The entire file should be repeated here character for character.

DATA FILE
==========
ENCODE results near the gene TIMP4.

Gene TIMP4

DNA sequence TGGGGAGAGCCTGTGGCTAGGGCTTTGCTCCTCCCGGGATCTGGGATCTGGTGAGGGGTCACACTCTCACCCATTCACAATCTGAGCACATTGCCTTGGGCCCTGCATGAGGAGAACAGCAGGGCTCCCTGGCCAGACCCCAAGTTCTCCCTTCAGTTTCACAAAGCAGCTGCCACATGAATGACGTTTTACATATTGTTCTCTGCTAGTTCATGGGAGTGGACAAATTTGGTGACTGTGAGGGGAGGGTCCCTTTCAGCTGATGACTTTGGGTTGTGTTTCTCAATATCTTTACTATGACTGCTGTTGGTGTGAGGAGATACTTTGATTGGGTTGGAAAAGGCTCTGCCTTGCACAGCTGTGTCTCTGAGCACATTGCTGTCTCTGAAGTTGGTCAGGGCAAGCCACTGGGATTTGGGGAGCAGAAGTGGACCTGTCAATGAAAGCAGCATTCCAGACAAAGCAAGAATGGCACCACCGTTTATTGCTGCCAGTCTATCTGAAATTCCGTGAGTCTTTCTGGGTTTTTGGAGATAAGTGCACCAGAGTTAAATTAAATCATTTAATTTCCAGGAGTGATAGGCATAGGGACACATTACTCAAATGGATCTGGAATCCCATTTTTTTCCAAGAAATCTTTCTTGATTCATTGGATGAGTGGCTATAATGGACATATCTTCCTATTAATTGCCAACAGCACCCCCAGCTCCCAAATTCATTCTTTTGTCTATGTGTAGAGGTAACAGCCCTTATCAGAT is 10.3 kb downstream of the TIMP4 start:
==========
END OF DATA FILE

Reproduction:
ENCODE results near the gene TIMP4.

Gene TIMP4

DNA sequence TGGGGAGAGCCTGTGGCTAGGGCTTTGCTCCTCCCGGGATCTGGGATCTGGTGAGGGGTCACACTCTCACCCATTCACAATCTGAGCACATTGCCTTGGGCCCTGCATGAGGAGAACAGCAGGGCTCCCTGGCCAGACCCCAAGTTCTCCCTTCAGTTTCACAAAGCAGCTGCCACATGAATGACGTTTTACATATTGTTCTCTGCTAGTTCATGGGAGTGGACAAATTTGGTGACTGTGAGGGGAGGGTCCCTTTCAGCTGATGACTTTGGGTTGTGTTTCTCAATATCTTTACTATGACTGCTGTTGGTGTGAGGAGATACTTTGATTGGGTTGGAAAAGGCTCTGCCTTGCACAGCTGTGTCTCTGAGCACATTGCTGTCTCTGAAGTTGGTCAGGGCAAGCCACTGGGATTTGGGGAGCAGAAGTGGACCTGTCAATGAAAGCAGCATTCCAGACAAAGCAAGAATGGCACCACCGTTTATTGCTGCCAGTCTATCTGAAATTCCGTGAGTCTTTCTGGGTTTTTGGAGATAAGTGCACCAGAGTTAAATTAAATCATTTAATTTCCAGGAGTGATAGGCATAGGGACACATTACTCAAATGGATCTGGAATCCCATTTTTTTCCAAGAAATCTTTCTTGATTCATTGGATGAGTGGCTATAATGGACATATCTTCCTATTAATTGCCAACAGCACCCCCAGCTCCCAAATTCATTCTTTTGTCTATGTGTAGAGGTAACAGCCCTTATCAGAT is 10.3 kb downstream of the TIMP4 start: